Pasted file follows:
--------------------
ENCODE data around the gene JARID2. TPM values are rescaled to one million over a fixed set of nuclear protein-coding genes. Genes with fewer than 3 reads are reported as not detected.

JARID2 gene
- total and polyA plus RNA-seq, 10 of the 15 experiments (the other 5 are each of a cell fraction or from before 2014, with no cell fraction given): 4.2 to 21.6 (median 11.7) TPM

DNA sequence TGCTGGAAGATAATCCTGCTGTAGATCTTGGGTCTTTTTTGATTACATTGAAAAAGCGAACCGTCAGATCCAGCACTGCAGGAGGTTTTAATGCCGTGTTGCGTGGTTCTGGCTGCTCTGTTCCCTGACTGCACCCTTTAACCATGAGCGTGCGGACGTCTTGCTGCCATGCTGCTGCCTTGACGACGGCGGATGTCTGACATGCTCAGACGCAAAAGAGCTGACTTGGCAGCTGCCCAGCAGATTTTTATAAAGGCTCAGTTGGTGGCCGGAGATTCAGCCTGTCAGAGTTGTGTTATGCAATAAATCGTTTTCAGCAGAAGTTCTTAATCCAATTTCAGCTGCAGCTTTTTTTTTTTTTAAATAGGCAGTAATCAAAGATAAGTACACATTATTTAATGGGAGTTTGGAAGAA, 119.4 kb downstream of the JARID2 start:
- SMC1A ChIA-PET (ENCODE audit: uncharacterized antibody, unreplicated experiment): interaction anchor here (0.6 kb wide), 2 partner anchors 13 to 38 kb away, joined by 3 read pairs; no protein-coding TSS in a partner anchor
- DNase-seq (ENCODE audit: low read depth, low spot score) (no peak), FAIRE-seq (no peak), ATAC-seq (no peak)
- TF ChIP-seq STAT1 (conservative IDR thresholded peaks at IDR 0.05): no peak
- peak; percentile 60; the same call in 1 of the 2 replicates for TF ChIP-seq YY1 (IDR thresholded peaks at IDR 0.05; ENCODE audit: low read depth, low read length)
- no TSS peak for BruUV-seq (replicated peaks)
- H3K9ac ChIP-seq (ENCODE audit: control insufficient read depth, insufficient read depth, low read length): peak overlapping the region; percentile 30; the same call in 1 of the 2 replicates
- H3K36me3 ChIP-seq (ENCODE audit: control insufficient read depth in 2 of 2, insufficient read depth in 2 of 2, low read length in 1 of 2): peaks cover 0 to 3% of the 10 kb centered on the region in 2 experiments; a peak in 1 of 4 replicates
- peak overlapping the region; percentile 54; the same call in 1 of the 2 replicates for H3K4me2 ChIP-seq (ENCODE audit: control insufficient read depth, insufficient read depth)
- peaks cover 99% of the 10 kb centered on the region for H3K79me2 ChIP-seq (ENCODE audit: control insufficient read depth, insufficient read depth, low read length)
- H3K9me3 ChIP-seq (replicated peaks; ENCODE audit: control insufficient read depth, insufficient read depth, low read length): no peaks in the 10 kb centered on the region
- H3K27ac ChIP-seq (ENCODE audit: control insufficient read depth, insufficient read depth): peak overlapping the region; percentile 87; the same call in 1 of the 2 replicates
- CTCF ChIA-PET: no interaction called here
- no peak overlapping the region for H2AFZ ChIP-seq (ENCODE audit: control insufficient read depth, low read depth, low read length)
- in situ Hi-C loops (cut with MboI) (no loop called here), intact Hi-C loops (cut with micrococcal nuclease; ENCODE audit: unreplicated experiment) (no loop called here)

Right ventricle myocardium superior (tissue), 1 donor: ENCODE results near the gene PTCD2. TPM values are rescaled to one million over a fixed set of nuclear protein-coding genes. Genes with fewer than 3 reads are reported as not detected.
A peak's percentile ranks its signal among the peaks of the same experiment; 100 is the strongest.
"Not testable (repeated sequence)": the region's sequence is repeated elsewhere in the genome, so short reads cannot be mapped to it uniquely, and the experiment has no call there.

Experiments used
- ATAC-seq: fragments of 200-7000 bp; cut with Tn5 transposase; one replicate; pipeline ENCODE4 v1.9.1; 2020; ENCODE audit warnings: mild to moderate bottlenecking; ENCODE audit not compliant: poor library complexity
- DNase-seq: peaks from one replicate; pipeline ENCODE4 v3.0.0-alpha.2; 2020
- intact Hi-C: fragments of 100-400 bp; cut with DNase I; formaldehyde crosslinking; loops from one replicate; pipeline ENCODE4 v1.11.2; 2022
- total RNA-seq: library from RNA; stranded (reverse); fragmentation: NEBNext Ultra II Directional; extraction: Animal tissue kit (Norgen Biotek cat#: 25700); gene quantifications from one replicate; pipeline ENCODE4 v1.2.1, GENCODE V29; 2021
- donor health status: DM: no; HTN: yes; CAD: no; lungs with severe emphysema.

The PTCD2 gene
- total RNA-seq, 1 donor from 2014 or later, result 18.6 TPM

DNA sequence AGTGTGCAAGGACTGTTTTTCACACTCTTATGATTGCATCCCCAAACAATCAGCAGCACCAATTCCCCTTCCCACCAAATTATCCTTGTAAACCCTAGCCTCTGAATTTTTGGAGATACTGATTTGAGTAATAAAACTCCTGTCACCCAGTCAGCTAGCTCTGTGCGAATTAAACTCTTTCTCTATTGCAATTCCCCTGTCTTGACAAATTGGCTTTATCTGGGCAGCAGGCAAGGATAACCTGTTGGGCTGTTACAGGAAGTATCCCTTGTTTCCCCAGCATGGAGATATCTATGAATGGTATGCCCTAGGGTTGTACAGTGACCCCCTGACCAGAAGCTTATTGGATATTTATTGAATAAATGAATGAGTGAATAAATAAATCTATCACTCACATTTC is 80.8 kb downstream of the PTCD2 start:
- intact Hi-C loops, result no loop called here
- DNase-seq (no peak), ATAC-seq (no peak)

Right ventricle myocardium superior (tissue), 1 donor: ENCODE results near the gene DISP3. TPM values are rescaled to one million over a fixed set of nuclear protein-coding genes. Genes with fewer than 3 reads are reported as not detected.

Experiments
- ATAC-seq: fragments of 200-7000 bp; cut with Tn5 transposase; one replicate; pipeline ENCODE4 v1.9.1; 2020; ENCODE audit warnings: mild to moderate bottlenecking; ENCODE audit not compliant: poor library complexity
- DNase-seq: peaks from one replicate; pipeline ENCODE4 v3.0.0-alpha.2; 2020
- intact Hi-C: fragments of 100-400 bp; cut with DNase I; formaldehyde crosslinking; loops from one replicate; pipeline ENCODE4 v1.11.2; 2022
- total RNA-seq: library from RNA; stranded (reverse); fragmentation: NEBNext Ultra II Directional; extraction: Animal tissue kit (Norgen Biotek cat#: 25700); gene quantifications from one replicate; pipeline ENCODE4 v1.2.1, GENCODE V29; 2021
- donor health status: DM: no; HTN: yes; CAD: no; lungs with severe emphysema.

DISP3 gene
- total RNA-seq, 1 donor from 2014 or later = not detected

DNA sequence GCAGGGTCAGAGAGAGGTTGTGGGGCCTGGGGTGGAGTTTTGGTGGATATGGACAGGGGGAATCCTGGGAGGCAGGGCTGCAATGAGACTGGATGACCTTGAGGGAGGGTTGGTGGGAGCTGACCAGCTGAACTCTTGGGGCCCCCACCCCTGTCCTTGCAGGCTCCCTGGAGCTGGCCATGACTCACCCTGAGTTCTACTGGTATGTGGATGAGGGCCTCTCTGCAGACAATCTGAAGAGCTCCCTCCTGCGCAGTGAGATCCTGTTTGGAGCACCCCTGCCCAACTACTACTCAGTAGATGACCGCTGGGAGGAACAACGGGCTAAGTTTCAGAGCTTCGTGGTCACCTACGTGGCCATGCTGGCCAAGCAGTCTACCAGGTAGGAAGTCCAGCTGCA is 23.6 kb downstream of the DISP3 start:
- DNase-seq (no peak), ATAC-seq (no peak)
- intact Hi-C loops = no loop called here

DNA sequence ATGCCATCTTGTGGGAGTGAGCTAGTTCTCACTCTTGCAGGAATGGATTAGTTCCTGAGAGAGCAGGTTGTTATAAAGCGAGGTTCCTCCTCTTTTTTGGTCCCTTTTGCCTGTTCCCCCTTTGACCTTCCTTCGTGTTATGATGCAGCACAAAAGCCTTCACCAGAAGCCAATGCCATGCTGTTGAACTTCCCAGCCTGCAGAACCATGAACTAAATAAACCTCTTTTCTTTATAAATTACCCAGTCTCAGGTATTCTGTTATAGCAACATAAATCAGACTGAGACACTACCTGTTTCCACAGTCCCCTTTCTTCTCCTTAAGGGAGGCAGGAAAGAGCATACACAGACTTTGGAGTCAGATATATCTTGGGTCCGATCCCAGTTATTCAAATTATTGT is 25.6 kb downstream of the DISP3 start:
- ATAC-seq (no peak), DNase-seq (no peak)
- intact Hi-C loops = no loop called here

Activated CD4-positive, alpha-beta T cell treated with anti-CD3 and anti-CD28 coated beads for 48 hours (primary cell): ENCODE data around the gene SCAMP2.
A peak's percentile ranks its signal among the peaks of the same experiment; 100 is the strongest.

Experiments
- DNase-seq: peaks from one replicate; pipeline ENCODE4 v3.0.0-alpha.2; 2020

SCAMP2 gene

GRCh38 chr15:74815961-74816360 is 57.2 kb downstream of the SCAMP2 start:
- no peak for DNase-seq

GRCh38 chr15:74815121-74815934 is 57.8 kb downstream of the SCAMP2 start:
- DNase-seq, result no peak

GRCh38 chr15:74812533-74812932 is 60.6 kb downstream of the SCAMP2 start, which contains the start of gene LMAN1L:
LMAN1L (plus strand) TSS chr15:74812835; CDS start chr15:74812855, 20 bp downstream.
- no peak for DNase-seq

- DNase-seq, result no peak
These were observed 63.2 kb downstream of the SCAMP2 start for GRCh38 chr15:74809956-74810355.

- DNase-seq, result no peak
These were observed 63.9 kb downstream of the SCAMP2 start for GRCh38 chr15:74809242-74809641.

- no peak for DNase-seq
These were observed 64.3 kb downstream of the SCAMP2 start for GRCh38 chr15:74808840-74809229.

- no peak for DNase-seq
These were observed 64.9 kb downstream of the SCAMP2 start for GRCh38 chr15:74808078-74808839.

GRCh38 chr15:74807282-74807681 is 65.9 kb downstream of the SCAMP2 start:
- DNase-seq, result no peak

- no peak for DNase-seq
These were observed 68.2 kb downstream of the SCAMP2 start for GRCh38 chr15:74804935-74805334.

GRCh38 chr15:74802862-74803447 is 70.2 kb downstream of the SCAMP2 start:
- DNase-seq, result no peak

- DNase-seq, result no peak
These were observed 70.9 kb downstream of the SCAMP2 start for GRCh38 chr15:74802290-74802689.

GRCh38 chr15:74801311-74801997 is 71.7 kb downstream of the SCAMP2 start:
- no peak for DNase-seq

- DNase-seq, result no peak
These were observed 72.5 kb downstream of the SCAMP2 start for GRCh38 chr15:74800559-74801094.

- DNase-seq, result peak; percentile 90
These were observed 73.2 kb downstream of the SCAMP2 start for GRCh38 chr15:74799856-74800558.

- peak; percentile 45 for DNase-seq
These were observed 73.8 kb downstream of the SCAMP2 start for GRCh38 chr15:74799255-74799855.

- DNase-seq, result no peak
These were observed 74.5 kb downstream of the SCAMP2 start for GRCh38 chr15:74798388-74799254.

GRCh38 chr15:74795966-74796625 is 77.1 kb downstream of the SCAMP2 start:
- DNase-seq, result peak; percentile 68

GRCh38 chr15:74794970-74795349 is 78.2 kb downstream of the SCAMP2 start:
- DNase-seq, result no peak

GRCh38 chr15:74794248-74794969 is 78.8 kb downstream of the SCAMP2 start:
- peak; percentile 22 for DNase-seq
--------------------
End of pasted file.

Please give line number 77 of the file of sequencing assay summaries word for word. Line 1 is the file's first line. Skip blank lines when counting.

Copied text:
- no peak for DNase-seq